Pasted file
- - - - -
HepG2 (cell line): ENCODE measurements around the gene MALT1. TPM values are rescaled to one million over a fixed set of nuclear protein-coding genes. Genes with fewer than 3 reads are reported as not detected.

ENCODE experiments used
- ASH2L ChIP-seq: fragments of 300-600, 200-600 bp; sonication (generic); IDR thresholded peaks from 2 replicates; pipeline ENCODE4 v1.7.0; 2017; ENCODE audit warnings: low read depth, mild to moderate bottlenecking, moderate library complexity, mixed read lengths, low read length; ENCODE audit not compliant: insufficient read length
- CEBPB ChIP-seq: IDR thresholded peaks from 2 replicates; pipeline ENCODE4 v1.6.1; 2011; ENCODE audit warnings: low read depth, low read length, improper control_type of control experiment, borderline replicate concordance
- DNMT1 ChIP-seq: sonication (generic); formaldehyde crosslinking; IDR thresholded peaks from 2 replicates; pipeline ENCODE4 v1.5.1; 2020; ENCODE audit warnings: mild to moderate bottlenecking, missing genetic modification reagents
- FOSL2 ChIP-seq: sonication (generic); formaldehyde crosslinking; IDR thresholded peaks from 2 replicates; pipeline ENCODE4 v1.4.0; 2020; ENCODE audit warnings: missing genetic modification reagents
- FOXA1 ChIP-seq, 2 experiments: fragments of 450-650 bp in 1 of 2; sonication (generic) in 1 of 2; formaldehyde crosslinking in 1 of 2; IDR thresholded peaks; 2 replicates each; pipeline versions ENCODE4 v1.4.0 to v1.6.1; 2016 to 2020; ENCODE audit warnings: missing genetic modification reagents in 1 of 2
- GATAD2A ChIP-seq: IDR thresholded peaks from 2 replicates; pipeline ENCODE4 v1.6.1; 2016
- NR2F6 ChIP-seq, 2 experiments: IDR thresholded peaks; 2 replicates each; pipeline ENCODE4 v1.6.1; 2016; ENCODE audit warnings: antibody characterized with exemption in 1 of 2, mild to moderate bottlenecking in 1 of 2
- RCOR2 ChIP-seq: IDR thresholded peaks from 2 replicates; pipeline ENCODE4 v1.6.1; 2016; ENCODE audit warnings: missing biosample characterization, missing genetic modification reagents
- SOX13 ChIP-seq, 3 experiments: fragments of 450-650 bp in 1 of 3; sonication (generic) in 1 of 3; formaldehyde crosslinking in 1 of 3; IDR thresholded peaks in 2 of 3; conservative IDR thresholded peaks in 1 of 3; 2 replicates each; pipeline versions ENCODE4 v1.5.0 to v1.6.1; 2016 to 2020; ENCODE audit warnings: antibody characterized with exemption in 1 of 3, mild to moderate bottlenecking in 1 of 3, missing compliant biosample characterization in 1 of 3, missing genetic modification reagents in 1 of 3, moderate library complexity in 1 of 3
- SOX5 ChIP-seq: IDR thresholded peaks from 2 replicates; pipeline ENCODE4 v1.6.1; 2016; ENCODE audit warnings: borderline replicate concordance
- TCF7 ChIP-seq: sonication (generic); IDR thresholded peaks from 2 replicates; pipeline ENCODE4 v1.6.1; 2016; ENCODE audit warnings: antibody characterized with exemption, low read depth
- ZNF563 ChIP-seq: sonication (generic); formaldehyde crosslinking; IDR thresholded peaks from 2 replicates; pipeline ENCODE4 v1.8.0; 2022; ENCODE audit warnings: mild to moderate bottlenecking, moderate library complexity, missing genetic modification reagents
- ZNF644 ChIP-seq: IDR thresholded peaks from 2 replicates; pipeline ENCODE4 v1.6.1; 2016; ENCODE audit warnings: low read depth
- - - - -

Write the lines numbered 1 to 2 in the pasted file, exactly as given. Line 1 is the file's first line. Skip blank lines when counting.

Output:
HepG2 (cell line): ENCODE measurements around the gene MALT1. TPM values are rescaled to one million over a fixed set of nuclear protein-coding genes. Genes with fewer than 3 reads are reported as not detected.

ENCODE experiments used